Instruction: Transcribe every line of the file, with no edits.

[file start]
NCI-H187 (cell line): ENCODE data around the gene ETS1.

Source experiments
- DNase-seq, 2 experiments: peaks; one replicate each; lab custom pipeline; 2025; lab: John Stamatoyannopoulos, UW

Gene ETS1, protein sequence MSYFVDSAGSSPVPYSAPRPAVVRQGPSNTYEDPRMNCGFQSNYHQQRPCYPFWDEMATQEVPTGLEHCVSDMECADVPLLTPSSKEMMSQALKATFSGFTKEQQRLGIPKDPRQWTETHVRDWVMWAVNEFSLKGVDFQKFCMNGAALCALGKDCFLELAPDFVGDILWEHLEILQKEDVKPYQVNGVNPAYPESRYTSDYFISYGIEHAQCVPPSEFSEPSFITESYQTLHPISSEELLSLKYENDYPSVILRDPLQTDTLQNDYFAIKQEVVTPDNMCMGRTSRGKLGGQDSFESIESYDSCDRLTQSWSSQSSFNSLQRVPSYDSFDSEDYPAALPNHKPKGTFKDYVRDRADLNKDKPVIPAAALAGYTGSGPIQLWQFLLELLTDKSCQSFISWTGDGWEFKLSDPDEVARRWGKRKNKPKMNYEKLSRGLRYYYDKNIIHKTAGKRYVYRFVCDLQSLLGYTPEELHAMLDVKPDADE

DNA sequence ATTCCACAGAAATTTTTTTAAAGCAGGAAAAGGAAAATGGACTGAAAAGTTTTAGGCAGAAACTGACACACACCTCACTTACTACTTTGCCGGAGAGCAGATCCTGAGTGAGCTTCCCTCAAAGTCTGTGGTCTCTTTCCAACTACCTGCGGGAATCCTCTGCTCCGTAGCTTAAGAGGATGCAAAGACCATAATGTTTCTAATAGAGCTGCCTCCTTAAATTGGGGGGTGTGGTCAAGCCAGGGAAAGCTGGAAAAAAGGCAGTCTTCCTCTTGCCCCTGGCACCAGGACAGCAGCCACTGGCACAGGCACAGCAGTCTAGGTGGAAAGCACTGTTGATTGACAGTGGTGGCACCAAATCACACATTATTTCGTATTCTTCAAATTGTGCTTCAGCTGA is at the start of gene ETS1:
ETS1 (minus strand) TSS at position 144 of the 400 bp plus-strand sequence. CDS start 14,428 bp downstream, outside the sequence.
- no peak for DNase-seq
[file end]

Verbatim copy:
NCI-H187 (cell line): ENCODE data around the gene ETS1.

Source experiments
- DNase-seq, 2 experiments: peaks; one replicate each; lab custom pipeline; 2025; lab: John Stamatoyannopoulos, UW

Gene ETS1, protein sequence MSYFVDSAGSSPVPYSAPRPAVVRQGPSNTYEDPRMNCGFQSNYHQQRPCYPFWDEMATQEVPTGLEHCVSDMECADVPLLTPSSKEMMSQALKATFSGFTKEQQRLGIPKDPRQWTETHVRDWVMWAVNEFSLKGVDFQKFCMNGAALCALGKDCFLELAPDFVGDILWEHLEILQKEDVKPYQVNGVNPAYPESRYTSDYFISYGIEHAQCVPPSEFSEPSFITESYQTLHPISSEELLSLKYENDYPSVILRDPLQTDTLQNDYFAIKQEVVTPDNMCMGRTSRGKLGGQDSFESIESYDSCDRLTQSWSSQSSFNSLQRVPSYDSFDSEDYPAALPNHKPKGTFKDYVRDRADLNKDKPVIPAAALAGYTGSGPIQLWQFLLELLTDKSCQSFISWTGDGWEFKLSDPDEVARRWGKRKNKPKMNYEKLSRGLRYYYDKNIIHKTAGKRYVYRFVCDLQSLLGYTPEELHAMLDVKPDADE

DNA sequence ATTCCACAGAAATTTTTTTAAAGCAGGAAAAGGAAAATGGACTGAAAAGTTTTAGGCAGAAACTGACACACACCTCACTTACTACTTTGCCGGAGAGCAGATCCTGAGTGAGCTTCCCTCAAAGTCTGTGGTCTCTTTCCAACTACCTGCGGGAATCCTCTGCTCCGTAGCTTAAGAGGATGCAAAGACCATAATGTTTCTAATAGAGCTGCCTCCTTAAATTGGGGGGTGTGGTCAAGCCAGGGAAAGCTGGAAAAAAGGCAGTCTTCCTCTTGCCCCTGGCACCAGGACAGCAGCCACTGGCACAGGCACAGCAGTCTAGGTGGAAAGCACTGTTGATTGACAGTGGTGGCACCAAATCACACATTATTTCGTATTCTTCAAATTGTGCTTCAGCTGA is at the start of gene ETS1:
ETS1 (minus strand) TSS at position 144 of the 400 bp plus-strand sequence. CDS start 14,428 bp downstream, outside the sequence.
- no peak for DNase-seq